“Not like that’s any of your business, but no, I didn’t. He…” I glance around; making sure no one is within close enough hearing distance to judge me. “He slept at my place.”

Kier doesn’t even acknowledge the “It’s not your business” part. Because she’s Stunning! More than that, she’s Sharp! “Oh yeah? That’s a nice change of pace. How’d you swing that?”

“It wasn’t that difficult,” I say, strolling through Scribble Scrabble’s open door. “I pulled a Carrie.”

“Pulling a Carrie” is a synonym we made up for Standing Your Ground: Something every independent woman should do, per the examples set by the heroines of Sex and the City (Carrie Bradshaw, we reasoned, would undoubtedly be a reader of Stunning!).

“I’m sure you pulled it off well,” Kiersten responds coolly. I hate to be the kind of person who’s on her phone while ordering a drink, but it’s worth the risk of appearing rude to hear her confess, “I’m almost a little jealous.”

That is a big deal. No-nonsense bombshell Kiersten, never without bright red lipstick and the kind of thick blonde hair that seems to style itself, has no trouble attracting anyone.

“Why thank you. I like your humble side.” Drink in hand, I try to pick up the pace as I cross the street–no easy task while carrying a hot beverage and wearing heels. “I’m gonna lose you once I get on the subway, so I’ll see you in a few minutes, okay?” I speak fast and hang up before I can hear her snort.

I’m the kind of person who needs to sit quietly with her coffee for a few minutes before I’m up for talking to anyone (Kiersten and Jordan being obvious exceptions). It’s still early enough where there are a few empty seats available on the train, so I seize the opportunity to rest my already aching feet for a bit. By now, my latte is almost lukewarm, but I don’t drink coffee for taste at this hour. It’s caffeinated; that’s all that matters.

I get five minutes of Addie Time before the doors open and a well-dressed man–late thirties? Early forties?–steps on. Still plenty of seats available, he decides to sit right next to me. I uncomfortably shift to make room, though it seems so unnecessary. Why can’t he sit in one of the other available seats?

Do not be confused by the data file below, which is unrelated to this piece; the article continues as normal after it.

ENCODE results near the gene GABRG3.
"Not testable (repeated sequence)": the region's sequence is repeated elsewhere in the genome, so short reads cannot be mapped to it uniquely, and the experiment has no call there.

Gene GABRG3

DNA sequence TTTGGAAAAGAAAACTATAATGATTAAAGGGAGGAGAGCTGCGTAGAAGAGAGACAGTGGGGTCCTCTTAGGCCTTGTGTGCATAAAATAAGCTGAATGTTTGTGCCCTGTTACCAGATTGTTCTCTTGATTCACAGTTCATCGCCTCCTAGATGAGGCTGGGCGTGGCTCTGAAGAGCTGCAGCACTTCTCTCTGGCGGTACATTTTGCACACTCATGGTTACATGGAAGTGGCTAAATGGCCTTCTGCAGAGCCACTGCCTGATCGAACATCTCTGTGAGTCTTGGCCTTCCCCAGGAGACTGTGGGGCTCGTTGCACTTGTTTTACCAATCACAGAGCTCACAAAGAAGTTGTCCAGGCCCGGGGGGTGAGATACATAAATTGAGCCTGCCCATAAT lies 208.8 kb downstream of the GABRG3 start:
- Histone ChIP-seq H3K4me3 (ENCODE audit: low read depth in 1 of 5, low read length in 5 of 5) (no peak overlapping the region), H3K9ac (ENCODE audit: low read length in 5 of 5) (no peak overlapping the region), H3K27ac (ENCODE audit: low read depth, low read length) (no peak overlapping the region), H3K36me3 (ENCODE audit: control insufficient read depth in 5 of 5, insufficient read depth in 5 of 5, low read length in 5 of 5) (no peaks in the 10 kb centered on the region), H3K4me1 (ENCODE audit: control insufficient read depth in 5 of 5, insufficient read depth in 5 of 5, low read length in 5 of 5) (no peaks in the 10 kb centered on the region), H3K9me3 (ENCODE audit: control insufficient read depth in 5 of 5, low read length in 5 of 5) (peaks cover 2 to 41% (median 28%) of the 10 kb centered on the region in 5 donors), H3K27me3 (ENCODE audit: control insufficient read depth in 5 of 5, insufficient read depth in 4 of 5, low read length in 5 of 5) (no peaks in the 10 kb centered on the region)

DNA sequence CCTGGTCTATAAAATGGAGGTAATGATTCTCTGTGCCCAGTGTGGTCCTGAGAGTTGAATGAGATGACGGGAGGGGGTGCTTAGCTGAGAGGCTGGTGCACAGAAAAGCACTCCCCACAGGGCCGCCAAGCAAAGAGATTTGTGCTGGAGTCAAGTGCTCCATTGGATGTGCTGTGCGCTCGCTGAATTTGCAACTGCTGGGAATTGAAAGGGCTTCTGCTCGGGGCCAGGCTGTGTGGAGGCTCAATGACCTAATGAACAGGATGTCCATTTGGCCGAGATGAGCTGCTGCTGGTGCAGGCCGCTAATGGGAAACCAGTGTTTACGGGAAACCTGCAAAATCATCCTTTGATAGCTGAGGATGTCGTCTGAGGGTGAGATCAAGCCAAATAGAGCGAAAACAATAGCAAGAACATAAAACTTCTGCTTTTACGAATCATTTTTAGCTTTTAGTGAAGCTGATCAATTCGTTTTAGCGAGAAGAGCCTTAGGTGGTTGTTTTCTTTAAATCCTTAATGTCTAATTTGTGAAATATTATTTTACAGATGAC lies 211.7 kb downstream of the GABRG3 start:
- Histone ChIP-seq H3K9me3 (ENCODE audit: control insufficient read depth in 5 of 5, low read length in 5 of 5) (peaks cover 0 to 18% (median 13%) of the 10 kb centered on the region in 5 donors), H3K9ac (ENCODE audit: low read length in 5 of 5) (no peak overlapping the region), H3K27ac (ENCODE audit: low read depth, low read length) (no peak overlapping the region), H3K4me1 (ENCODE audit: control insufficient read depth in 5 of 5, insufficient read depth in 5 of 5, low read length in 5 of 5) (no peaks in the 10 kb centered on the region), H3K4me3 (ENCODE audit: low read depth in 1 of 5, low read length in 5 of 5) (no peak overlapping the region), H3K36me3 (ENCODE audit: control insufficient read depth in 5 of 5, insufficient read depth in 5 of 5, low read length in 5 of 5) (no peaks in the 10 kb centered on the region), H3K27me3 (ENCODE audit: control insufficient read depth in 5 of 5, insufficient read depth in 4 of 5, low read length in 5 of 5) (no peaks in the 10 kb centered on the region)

“How are you today?” he asks gently.

“Fine,” I quip, taking a large gulp of latte. I don’t mean to be rude, but I also don’t want to give the impression that I’m open for conversation. Of course I had to finish the paperback I usually keep in my bag to help ward strangers off. I have yet to make a trip back to the library for a new one.

At a loss, I take out my phone and reread Jordan’s text messages.

The man doesn’t seem to take the hint. “You look really pretty,” he tells me, leaning in a bit too close for my comfort.

What the hell is his problem? I immediately understand that this is no longer about casual conversation between two strangers on their way to work. This is a man looking to get a rise out of me. Someone to avoid. Someone potentially dangerous if I don’t give him the kind of reaction he wants.

I once wrote a column about moments like this, actually. Well, more about the kind of shouts and hollers women get when wearing outfits like mine today, or more revealing ones. The title of it was, Is it Harassment? Or is it a Compliment?

The truth? I wanted to call it harassment. It was Kiersten–and ultimately, Clare, who has the final say in everything I write–who convinced me to rewrite it as some kind of affirmation of hotness. “I mean, think about it,” Kiersten remarked. “Would fugly, older women get those kinds of comments? No, they wouldn’t.”

Begrudgingly, I went with it. How could I not? I have rent and student loans to pay.

But in this situation, with no best friend of boss nearby, all I could do was stare at the man, dumbfounded. It’s the kind of expression I do best, so I’ve been told: casually bitchy with just a touch of Are you kidding me?

Truly stunning indeed. Mercifully, the train stopped where I needed to get off, and the Creepy Man did not follow me.

It’s a funny contradiction, this Stunning! paradigm I’m working to promote: independent women are ones who are never afraid to “Pull a Carrie” when a moment calls for it. Unless that moment involves a man giving them compliments, and then we accept them no matter what. Because what does it mean to be “stunning” without confirmation of sex appeal?

Oh well, it’s over now. Time to start my day.


5 thoughts on “NA novel exploring rape culture: chapter 1